Frederick Sachs writes in theThe Scientist
Complaints by scientists about the flat NIH budget have grown louder in recent years. For scientists to effectively lobby Congress for increased funding, however, we need to show that increased funding increases productivity. Given this need, I decided to examine scientific productivity as a function of the budget. Since the NIH budget doubled from $15 billion to $26.4 billion from 1999 to 2003, I reasoned that there should have been a corresponding jump in productivity. The test was the simplest measure of productivity: the number of publications.
Here's what I found: The number of biomedical publications from US labs did in fact increase from 1999-2004. However, so did the number of publications from labs outside the US where the research budget did not double. ... There is no upward jump that you would expect to see with a sudden increase in productivity.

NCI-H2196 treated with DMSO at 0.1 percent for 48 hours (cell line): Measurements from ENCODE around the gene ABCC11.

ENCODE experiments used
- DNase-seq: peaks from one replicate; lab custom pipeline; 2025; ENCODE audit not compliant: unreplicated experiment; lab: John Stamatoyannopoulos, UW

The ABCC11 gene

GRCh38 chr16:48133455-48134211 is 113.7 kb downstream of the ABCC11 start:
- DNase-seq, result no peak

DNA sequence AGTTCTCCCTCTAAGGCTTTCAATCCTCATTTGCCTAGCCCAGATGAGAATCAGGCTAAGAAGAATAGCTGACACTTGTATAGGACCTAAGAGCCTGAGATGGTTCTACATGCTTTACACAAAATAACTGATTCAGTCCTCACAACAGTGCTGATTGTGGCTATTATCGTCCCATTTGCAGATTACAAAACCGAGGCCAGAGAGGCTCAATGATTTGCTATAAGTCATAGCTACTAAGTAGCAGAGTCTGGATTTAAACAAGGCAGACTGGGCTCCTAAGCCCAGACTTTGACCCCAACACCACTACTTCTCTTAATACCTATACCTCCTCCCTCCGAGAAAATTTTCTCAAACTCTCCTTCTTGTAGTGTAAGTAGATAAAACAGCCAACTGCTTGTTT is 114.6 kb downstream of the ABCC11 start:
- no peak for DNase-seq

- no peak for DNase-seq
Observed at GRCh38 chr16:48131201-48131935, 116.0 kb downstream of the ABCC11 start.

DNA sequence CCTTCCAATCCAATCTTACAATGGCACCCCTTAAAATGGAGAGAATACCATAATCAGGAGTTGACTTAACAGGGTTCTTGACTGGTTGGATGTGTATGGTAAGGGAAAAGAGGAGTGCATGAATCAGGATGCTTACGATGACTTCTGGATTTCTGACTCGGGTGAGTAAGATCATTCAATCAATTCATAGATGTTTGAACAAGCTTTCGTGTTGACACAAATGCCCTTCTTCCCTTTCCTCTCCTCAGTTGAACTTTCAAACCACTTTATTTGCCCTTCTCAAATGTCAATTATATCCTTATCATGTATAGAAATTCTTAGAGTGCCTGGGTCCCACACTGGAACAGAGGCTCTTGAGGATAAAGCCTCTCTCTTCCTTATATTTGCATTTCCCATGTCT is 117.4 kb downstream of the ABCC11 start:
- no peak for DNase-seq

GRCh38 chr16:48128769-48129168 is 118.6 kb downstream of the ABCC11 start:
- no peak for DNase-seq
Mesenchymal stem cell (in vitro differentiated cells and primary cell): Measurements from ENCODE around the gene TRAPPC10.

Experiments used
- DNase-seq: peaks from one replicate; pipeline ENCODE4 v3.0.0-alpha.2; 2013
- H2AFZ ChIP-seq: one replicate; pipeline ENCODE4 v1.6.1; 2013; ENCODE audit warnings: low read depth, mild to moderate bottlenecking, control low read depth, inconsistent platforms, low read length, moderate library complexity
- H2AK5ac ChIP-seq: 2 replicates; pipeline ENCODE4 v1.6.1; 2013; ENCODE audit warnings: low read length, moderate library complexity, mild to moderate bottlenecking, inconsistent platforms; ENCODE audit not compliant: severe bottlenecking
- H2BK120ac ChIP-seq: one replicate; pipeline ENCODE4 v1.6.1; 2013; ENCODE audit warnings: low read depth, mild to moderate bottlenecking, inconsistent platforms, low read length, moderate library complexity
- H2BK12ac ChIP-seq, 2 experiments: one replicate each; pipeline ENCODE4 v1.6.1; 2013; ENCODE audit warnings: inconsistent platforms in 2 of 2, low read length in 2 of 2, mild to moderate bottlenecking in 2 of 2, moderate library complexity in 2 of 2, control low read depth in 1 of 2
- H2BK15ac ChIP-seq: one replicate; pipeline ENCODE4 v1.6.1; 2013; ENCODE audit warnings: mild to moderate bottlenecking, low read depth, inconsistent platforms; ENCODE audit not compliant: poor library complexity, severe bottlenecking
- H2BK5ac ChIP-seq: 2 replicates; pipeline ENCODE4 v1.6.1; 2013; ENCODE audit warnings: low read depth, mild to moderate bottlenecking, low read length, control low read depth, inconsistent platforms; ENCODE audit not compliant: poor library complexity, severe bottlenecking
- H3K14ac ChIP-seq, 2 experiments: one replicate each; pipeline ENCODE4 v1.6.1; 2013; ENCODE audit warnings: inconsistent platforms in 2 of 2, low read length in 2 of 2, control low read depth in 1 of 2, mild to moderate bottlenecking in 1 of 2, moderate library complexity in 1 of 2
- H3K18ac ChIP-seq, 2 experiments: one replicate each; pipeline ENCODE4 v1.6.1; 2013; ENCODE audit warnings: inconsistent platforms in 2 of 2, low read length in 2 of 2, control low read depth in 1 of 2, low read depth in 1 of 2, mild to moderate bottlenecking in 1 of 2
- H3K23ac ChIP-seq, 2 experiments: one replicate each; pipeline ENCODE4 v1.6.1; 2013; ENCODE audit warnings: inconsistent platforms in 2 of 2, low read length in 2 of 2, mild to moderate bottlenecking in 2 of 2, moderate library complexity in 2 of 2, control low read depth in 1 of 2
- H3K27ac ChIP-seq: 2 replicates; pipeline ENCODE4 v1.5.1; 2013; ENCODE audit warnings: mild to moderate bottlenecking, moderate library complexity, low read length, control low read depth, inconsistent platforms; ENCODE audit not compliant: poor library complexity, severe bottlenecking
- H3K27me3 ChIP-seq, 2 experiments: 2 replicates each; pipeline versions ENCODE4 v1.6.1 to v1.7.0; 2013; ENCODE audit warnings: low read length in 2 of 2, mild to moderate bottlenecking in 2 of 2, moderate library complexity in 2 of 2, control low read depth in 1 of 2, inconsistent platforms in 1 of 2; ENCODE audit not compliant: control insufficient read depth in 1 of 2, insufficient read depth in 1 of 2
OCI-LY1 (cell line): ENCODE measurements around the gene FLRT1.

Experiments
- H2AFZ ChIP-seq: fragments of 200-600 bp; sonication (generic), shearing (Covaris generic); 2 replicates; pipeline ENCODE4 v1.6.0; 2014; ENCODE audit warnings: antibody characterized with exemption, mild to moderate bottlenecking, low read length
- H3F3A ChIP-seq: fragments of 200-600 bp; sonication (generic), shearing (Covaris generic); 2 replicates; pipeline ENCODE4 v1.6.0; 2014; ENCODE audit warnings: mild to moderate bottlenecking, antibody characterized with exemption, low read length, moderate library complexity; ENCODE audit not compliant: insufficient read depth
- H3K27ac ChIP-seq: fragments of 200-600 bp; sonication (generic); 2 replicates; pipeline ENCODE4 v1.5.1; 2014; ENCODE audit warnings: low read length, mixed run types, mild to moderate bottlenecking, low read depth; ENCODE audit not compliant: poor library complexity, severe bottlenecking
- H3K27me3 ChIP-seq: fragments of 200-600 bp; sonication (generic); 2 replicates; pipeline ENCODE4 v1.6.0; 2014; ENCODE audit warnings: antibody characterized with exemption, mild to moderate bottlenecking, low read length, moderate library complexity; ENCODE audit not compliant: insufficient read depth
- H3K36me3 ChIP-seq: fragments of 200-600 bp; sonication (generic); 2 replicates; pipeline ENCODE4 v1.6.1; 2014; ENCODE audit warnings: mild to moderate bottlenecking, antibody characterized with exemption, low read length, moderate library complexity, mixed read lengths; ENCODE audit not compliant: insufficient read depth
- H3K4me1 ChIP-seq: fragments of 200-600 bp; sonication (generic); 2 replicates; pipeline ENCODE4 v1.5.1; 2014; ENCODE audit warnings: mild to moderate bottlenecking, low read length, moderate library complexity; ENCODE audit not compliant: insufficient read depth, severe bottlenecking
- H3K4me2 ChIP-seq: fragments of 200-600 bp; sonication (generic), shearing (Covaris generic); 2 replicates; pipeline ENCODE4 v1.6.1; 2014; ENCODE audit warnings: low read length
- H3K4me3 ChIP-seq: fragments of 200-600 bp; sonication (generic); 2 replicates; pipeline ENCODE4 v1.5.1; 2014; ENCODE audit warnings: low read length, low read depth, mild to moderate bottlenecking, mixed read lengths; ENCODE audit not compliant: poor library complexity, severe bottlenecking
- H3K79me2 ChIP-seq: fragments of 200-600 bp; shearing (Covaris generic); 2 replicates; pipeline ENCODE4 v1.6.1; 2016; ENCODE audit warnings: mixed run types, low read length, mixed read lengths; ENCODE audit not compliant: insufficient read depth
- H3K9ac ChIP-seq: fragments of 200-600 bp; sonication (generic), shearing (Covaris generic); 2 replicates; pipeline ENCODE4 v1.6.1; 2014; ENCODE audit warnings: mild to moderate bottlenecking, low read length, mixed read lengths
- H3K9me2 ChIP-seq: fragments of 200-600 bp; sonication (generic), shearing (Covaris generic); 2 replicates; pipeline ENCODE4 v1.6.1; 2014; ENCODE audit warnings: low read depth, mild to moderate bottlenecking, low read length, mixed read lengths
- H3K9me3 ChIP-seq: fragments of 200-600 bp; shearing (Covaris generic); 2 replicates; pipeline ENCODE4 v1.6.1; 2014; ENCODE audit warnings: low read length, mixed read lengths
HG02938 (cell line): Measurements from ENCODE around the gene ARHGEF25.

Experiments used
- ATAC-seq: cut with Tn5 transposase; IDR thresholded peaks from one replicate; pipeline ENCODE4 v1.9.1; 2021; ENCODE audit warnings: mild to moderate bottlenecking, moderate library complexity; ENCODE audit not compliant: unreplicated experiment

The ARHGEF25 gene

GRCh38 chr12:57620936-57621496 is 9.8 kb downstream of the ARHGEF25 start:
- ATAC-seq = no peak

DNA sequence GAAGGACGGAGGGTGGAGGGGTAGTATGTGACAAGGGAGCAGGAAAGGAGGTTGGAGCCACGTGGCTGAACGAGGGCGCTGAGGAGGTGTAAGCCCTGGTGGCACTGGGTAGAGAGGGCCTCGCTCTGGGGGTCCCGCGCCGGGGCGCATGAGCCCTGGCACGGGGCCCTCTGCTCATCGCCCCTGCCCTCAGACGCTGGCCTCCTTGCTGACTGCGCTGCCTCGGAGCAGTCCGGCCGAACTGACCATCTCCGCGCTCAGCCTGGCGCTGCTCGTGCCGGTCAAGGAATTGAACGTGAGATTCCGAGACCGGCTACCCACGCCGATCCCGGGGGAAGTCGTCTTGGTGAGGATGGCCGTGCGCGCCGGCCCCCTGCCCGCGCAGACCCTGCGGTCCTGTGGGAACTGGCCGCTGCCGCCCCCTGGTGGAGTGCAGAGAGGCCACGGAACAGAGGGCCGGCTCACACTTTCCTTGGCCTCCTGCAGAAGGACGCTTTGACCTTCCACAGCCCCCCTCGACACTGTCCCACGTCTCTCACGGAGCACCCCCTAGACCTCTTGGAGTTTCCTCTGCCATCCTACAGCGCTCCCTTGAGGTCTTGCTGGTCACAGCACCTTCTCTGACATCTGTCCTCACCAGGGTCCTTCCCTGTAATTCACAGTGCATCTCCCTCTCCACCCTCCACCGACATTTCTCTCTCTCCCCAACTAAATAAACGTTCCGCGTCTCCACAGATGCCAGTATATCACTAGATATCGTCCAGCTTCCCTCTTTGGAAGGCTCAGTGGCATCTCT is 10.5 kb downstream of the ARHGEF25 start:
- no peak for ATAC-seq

While this is a unidimensional look at productivity (it does not take into account any potential impact of the research), it is pretty discouraging, but not surprising that the government can not efficiently purchase R&D. In addition, it imposes a tremendous amount of overhead on universities (to prevent fraud). Our overhead rates on federal contracts are in the 40-50 percent range. Historically this funded utilities, the upkeep of research labs and the like, but now it funds auditors, contract administrators, and an entire university bureaucracy devoted to obtaining and administering even more grants. Just look at your alumni magazines. They are now almost 100 percent glossy descriptions of all the cool research going on at the old U.